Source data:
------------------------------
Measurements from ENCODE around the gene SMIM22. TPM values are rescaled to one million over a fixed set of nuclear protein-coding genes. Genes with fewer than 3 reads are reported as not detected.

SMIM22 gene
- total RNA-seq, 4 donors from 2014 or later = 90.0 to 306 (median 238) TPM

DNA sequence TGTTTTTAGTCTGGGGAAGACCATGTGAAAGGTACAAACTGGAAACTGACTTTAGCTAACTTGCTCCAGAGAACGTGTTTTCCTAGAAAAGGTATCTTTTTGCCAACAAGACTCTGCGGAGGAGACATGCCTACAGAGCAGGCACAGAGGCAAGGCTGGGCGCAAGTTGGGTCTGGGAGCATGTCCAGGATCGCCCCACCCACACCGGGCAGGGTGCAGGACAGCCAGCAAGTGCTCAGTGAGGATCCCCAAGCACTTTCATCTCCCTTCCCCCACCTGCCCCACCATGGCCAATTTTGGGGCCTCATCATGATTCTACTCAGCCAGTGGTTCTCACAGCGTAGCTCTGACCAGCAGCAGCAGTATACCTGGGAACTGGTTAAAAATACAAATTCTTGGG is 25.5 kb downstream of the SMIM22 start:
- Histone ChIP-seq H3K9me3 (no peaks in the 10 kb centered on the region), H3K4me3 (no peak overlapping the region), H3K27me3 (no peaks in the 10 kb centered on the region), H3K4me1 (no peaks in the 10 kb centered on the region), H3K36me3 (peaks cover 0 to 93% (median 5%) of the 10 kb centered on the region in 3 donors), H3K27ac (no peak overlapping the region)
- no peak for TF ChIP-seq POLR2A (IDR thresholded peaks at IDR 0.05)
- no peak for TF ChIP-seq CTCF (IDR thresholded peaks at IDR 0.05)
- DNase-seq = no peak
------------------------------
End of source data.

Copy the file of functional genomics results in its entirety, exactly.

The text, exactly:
Measurements from ENCODE around the gene SMIM22. TPM values are rescaled to one million over a fixed set of nuclear protein-coding genes. Genes with fewer than 3 reads are reported as not detected.

SMIM22 gene
- total RNA-seq, 4 donors from 2014 or later = 90.0 to 306 (median 238) TPM

DNA sequence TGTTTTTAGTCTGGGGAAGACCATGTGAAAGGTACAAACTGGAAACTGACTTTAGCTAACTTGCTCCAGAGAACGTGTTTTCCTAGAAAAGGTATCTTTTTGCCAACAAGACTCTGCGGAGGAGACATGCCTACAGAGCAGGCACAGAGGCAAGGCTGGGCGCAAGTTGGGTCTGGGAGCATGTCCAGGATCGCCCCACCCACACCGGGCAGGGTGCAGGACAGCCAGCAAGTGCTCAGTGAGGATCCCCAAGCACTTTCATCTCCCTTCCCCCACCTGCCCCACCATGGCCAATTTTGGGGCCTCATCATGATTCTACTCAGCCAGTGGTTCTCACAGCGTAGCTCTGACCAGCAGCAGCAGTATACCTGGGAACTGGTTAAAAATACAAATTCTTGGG is 25.5 kb downstream of the SMIM22 start:
- Histone ChIP-seq H3K9me3 (no peaks in the 10 kb centered on the region), H3K4me3 (no peak overlapping the region), H3K27me3 (no peaks in the 10 kb centered on the region), H3K4me1 (no peaks in the 10 kb centered on the region), H3K36me3 (peaks cover 0 to 93% (median 5%) of the 10 kb centered on the region in 3 donors), H3K27ac (no peak overlapping the region)
- no peak for TF ChIP-seq POLR2A (IDR thresholded peaks at IDR 0.05)
- no peak for TF ChIP-seq CTCF (IDR thresholded peaks at IDR 0.05)
- DNase-seq = no peak